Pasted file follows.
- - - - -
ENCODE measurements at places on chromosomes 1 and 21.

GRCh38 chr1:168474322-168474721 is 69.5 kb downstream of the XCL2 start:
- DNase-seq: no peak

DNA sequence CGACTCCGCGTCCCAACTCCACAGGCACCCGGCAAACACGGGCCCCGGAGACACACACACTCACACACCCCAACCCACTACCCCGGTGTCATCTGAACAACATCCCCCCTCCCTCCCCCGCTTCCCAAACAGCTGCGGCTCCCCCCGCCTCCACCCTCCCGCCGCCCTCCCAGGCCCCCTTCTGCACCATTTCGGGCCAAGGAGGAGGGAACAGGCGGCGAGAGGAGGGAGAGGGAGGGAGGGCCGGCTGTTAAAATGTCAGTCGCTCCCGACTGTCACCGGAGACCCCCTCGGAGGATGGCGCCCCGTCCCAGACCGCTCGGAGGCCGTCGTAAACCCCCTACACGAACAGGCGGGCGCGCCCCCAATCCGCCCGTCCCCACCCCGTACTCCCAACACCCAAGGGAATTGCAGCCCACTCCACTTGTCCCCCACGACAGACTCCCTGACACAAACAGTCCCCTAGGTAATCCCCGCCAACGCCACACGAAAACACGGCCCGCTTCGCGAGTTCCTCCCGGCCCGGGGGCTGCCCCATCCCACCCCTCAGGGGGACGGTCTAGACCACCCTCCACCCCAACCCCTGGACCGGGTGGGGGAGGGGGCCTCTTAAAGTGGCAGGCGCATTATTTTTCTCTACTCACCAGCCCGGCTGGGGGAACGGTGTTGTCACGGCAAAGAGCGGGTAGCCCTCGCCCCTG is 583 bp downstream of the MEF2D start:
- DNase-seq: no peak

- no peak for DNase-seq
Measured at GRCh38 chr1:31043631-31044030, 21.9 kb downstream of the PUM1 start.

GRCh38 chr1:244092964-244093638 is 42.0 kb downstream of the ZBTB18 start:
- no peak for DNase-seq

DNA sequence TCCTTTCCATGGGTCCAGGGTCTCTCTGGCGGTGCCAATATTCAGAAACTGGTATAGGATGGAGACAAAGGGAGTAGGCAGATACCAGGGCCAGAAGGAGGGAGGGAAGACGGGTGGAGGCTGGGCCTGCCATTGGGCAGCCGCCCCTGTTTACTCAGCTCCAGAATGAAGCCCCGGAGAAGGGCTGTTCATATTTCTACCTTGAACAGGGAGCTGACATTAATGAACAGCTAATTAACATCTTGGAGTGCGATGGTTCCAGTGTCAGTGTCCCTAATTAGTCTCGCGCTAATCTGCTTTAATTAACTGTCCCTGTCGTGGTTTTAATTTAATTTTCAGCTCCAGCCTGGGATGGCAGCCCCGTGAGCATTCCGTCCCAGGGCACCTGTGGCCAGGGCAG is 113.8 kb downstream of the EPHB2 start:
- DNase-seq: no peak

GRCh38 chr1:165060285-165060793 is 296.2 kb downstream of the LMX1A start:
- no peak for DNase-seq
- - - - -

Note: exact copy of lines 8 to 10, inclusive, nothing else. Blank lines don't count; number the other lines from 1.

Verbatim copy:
GRCh38 chr1:244092964-244093638 is 42.0 kb downstream of the ZBTB18 start:
- no peak for DNase-seq

DNA sequence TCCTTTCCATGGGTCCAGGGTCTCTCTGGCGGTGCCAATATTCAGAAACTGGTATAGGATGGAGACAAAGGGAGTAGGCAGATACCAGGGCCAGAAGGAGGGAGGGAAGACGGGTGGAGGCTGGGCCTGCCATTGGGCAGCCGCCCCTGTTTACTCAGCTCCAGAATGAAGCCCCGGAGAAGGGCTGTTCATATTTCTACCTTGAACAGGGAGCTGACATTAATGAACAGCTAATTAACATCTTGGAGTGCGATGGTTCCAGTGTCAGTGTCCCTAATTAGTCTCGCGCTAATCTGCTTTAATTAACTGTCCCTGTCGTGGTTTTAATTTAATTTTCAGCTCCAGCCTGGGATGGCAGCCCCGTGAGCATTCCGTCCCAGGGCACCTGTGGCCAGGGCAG is 113.8 kb downstream of the EPHB2 start: